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The BRICS New World Order and the Impact on the War on Drugs

An alternative to the G-7, that is what the BRICS countries are aiming for in this current junction of the geopolitical world order. The fastest growing emerging markets, Brazil, Russia, India, China, and South Africa, are capitalizing on the West’s inability to maintain control of the geopolitical world order under the current dynamics of the post-pandemic world.[1] Their vision is simple, to reevaluate their dependent relationship with the West and develop new systems and mechanisms that will provide emerging markets an autonomous and sovereign path to sustainable economic development. Their eagerness to become the new voice of the Global South represents a historic alternative to tackle social, economic, political, and environmental issues across the developing world, including Western imposed models and institutional solutions to their own biased geopolitical agendas, including the War on Drugs.

BRICS countries, representing close to forty percent of the world’s population, believe that the geopolitical dynamics are shifting from a unipolar to a “multipolar” world, and no longer accept the traditional domination of the West and more particularly the United States.[2] Moreover, the group shares the vision that the solutions to the geopolitical tensions, fast-growing inequality, migration, and global insecurity may only come from the disenfranchised regions themselves and not the West. Revising the mission, vision, and objectives of the West’s War on Drugs would be part of this new geopolitical initiative, something that would threaten the interests of numerous direct and indirect stakeholders that for decades have capitalized on this lucrative and inhumane international policy solution for the issue of narcotics trafficking. As indicated by India’s Minister of External Affairs, Subrahmanyam Jaishankar, the “old ways cannot address new situations.”[3]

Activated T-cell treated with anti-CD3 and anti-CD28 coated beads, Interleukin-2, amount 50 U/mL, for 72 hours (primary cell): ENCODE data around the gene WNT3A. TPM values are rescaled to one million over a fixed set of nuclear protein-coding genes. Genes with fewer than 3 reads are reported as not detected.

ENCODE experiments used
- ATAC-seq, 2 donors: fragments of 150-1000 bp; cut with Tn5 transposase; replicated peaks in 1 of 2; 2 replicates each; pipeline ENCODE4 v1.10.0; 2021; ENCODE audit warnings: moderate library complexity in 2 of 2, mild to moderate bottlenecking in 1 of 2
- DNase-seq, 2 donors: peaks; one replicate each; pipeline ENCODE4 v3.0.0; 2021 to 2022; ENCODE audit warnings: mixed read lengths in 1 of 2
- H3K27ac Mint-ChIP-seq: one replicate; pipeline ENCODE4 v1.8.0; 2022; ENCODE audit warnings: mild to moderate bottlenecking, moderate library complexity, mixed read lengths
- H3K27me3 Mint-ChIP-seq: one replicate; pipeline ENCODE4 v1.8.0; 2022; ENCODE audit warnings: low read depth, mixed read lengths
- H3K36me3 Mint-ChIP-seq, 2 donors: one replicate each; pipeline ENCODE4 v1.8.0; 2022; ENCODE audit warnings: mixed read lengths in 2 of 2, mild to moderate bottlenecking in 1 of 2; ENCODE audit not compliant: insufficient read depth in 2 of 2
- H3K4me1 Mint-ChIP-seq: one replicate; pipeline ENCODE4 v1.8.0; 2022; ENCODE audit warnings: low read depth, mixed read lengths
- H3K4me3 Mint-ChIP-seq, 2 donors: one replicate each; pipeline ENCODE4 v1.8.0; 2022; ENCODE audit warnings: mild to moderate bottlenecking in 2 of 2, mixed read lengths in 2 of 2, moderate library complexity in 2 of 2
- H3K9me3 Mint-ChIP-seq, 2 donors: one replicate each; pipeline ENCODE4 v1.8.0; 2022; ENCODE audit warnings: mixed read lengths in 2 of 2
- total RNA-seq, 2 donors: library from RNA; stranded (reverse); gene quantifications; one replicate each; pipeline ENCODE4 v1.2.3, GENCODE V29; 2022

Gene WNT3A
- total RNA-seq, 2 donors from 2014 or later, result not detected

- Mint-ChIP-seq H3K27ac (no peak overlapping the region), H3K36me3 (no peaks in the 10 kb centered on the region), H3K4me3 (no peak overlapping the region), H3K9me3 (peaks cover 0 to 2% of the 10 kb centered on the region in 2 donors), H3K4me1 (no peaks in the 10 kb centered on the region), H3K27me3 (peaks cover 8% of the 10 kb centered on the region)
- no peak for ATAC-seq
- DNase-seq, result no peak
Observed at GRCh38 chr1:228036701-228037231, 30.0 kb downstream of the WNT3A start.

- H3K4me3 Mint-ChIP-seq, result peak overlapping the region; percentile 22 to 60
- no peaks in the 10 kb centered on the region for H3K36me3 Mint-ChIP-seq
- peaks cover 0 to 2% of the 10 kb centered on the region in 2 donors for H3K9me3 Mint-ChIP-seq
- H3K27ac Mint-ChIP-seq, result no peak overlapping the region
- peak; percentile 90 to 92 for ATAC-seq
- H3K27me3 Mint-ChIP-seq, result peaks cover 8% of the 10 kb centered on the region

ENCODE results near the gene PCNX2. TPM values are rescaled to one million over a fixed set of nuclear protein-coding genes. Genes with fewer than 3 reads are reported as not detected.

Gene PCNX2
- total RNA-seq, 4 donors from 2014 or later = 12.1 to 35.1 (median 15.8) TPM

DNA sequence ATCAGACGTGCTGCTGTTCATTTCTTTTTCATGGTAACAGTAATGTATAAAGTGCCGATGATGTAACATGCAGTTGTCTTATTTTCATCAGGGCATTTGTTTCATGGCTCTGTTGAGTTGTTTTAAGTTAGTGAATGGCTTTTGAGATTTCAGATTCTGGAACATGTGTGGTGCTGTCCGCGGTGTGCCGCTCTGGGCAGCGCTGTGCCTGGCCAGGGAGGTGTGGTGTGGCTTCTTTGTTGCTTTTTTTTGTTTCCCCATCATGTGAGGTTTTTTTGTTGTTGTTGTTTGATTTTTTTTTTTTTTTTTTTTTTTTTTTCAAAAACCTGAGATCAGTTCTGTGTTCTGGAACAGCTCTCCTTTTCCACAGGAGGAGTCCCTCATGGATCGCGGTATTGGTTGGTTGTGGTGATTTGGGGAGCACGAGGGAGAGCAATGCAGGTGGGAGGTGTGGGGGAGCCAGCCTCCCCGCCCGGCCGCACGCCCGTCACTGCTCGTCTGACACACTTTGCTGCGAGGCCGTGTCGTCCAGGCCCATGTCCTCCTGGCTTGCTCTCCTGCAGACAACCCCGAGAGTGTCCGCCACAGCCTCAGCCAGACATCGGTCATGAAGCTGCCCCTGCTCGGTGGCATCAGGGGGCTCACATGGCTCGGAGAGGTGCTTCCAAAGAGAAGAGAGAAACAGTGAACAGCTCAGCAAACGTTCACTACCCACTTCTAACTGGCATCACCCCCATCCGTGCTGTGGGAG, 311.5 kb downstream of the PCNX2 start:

Ending the dependency on the Western constructed multilateral system, of which the War on Drugs is part of, would result in new domestic and regional solutions to the social, economic, political, and environmental problems that currently result from the enforcement of supply-based narcotics eradication campaigns across the developing world. Moreover, the Global South’s dependency on War on Drugs-related foreign aid would be terminated, thus ending the systemic structures that have perpetuated the continuous implementation of a failed international drug eradication policy.

The potential of nineteen more countries joining the BRICS bloc could threaten the balance of power of the geopolitical system, tilting it toward the emerging markets of the world and for that matter the BRICS themselves. The move toward greater autonomy, the cutting of the West’s umbilical cord, may become even closer to reality if new members distance themselves from the US dollar and adopt a potential BRICS common currency.

This collective move against the US dollar would threaten the influence and power of the American currency, ultimately tilting the balance toward the BRICS bloc. The potential size and influence of the alliance would “collectively outweigh not only the reigning hegemon, the United States, but the entire G-7 weight class put together.”[4] Hypothetically, this could result in member countries breaking their dependency on the United States for international trade and lending.[5] The BRICS bloc would replace the US and the West in other areas as well, including security and economic development.